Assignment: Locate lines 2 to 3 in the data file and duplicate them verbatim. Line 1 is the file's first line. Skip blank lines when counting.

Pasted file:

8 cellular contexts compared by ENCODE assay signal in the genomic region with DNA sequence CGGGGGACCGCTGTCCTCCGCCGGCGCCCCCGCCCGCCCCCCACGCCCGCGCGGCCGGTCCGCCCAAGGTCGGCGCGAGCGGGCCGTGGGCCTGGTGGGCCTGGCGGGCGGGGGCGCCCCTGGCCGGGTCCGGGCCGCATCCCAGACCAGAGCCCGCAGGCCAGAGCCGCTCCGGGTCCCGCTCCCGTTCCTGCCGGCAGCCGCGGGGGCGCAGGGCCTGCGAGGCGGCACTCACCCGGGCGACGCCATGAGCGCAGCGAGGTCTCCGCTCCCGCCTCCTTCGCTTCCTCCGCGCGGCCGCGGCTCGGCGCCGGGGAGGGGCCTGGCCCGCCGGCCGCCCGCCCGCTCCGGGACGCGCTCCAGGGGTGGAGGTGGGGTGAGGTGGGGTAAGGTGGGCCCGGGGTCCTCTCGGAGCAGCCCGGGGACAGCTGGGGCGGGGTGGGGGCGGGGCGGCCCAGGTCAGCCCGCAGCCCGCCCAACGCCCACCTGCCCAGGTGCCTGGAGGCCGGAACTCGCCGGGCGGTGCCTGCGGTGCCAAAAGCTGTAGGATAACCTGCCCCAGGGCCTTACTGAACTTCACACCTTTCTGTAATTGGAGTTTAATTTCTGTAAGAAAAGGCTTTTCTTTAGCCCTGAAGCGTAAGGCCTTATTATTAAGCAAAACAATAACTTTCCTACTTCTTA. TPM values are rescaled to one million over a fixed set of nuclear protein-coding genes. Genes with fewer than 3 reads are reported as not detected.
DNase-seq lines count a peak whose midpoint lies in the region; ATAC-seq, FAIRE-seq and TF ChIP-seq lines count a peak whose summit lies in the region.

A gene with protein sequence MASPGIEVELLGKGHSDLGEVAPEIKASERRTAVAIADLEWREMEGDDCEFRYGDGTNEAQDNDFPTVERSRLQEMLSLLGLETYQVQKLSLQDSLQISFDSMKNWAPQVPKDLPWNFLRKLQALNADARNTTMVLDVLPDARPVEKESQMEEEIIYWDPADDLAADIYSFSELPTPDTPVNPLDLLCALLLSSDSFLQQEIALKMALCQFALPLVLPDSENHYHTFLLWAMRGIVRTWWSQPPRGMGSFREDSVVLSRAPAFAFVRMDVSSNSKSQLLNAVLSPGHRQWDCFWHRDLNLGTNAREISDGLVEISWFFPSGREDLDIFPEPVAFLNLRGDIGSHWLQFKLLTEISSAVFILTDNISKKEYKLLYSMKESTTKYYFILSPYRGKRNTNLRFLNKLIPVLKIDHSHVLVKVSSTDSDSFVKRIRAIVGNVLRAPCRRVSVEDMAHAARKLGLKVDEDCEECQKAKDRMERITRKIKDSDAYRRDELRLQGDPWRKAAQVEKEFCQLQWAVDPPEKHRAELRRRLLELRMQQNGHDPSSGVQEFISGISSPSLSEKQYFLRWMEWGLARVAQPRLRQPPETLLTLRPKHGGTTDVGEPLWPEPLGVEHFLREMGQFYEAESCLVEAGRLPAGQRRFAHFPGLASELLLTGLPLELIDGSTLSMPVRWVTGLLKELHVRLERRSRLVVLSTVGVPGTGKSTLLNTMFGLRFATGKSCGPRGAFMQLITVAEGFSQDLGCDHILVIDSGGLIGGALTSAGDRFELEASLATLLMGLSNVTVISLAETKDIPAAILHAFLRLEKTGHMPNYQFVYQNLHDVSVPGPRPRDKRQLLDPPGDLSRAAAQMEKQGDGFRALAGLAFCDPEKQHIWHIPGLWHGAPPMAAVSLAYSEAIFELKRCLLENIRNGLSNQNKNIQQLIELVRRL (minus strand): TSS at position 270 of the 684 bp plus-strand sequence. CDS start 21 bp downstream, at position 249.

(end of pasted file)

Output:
DNase-seq lines count a peak whose midpoint lies in the region; ATAC-seq, FAIRE-seq and TF ChIP-seq lines count a peak whose summit lies in the region.

A gene with protein sequence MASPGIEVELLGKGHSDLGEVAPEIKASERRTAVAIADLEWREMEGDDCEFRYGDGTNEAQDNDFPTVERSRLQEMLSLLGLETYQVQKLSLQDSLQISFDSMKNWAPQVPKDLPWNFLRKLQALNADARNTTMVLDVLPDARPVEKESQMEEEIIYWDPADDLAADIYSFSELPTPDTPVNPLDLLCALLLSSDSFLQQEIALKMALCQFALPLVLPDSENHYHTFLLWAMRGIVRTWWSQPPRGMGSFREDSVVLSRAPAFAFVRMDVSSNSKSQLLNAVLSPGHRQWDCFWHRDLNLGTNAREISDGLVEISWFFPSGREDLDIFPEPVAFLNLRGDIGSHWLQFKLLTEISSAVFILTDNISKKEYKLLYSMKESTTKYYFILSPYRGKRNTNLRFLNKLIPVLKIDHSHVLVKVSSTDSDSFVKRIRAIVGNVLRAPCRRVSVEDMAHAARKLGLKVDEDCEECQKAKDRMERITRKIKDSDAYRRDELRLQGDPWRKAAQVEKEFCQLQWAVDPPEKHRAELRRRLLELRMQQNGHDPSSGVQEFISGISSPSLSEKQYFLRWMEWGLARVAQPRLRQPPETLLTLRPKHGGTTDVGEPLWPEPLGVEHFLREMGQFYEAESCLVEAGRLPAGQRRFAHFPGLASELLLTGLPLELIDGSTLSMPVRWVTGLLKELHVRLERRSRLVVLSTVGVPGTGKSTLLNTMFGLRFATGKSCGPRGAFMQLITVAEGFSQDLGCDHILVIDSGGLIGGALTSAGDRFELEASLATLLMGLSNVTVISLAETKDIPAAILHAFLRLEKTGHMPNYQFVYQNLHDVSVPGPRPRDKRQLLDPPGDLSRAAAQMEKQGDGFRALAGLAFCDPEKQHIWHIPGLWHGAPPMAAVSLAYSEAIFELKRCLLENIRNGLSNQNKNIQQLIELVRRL (minus strand): TSS at position 270 of the 684 bp plus-strand sequence. CDS start 21 bp downstream, at position 249.